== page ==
Activists, skeptics, and regular cannabis users, however, tend to think differently. In general, they argue that gamma irradiation is unsafe and can potentially damage cannabis by ridding it of cannabinoids and terpenes. New research, however, suggests that isn’t the case.

Arno Hazekamp, Head of Research and Education at Bedrocan International BV, the main producer of medical-grade cannabis in The Netherlands, recently explored the effects of gamma irradiation on marijuana.

Hazekamp’s study looked 4 different strains of medical cannabis produced by Bedrocan both before and after the irradiation process. The study was particularly interested in changes to cannabinoids, terpenes, and moisture content. The strains were assessed visually and also underwent standard GC and HPLC cannabis potency testing.

The study found that there was no change to THC and CBD concentrations in any of the strains after irradiation. There was also no change to moisture content. The effect on terpenes is debatable; only a few terpenes were completely destroyed, while the exact ratio of terpenes in each strain only changed moderately.

The main terpenes affected were the monoterpenes myrcene, cis-ocimene and terpinolene, and the sesquiterpenes gamma-selinene and eudesma-3,7(11)-diene. Hazekamp noted that the terpenes were reduced but that no new compounds were formed in the cannabis due to irradiation, suggesting that the terpenes are evaporated during the process.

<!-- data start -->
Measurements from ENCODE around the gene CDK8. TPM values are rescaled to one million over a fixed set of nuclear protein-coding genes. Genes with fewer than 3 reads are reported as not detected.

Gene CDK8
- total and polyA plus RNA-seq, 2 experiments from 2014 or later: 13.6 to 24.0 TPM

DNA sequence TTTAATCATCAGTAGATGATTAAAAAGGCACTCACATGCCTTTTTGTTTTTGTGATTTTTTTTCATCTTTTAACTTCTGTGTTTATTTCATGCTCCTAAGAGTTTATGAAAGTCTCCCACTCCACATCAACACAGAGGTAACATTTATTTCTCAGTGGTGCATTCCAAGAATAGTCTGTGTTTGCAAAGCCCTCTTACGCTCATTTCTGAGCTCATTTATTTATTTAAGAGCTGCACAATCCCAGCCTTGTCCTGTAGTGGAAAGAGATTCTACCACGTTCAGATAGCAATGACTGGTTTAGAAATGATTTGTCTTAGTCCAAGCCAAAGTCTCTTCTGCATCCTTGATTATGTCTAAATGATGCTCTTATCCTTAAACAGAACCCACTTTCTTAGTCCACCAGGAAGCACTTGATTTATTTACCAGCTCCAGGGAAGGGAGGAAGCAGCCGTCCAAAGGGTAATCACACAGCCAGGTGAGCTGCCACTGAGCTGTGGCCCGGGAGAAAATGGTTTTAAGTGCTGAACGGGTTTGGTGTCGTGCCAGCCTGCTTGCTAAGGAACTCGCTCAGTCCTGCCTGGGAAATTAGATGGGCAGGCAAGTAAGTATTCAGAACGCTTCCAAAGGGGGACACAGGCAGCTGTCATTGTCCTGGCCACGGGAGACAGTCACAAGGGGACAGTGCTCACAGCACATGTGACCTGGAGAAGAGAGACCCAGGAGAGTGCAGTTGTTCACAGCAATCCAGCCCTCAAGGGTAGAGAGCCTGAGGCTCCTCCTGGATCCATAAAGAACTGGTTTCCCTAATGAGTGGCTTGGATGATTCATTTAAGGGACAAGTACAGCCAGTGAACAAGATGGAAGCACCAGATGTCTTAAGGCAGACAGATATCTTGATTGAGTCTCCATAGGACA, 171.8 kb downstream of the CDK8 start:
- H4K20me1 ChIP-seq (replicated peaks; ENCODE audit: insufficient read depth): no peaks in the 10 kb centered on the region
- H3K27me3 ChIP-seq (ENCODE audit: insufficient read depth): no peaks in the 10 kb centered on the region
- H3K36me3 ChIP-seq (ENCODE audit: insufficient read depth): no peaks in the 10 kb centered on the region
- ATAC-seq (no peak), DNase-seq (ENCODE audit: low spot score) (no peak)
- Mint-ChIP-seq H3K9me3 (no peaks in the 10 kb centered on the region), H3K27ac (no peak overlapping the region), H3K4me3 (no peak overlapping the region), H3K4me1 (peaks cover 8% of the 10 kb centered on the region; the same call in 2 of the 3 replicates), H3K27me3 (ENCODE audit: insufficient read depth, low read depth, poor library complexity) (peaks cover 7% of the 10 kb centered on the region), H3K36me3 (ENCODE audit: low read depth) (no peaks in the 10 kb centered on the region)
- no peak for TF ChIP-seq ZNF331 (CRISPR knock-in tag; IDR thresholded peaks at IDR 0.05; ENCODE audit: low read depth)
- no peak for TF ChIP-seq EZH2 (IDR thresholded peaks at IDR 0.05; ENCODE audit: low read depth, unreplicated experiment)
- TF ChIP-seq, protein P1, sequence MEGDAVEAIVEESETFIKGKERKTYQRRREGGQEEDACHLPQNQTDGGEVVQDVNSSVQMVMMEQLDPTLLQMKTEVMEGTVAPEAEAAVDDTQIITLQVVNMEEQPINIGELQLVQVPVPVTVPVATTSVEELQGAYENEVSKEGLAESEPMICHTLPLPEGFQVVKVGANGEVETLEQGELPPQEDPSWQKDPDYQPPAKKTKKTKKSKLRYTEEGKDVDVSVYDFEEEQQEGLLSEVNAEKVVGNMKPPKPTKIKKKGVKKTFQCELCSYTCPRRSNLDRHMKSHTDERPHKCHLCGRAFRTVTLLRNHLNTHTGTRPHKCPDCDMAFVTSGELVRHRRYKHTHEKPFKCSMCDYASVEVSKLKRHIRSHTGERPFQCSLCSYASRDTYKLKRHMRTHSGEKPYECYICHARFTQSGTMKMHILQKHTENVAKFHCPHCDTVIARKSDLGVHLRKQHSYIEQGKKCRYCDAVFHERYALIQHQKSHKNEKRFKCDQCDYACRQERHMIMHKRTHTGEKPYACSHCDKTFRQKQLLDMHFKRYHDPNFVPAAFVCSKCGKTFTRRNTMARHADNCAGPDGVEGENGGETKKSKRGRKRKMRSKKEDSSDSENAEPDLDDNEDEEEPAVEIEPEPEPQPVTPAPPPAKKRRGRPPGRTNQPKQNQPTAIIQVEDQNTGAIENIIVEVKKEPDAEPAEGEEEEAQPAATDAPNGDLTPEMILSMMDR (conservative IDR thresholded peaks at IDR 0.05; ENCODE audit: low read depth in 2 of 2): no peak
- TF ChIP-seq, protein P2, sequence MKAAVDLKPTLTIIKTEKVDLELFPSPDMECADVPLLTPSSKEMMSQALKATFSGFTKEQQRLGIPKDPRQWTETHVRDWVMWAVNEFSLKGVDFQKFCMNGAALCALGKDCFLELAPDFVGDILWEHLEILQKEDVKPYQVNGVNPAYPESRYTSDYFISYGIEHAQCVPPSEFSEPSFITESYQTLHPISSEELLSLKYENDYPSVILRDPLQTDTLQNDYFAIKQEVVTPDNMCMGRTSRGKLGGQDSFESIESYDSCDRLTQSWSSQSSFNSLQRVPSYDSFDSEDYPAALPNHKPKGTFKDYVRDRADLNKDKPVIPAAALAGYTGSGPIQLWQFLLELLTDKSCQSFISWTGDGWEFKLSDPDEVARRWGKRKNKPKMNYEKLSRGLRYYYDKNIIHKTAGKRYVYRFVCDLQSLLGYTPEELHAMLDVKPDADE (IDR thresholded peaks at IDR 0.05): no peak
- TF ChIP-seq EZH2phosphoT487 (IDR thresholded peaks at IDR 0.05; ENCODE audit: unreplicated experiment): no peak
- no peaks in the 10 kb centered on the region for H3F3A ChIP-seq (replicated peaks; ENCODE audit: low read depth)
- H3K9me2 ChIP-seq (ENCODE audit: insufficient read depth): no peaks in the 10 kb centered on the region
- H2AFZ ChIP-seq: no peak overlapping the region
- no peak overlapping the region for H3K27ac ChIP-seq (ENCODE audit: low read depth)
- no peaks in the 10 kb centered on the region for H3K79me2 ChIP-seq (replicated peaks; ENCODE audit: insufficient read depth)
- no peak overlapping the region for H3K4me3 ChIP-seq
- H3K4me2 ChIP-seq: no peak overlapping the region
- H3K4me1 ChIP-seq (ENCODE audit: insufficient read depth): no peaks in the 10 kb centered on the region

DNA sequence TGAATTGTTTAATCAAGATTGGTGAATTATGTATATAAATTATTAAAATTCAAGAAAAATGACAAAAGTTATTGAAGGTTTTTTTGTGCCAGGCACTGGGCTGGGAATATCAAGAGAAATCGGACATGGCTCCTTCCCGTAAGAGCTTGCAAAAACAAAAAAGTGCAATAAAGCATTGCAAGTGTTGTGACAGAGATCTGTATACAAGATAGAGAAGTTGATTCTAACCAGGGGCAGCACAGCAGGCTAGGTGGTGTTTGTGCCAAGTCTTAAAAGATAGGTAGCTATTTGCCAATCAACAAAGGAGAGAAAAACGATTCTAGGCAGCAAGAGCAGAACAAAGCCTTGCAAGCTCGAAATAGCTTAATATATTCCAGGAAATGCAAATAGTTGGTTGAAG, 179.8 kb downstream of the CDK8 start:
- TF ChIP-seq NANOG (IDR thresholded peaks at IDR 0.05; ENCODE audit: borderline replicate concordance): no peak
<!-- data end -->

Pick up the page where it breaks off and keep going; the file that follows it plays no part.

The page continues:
Before exploring Hazekamp’s research in more detail, it’s important to have a basic understanding of terpenes and why they’re important to medical cannabis.

Terpenes are found in the essential oils of plants and fruits, including everything from oranges and lemons to thyme, lemongrass, hops and, of course, cannabis. They usually have really strong aromas, and are responsible for giving certain plants their distinct smells. They may also help to protect plants from herbivores.

Terpenes, just like cannabinoids, have also been shown to have important medical benefits. Myrcene, for example, has been shown to have significant anti-inflammatory and anti-catabolic effects. Limonene, on the other hand, has been used to relieve heartburn and shows potential in preventing various types of cancer.[1][2] Pinene also has anticancer, anti-inflammatory, and antiseptic properties.

Cannabis contains a vast variety of terpenes, including those listed above and many more. In conjunction with cannabinoids like THC and CBD, terpenes are believed to be increasingly important in understanding the medical potential of cannabis. Therefore, any process that results in a loss of terpenes is concerning.



Hazekamp’s research is the first to effectively look into the effect of gamma irradiation on cannabis, and shows that the irradiation process may destroy some fragile terpenes while altering the concentration of others. These findings go hand in hand with previous research on cilantro, which also suffered similar terpene damage after undergoing gamma irradiation.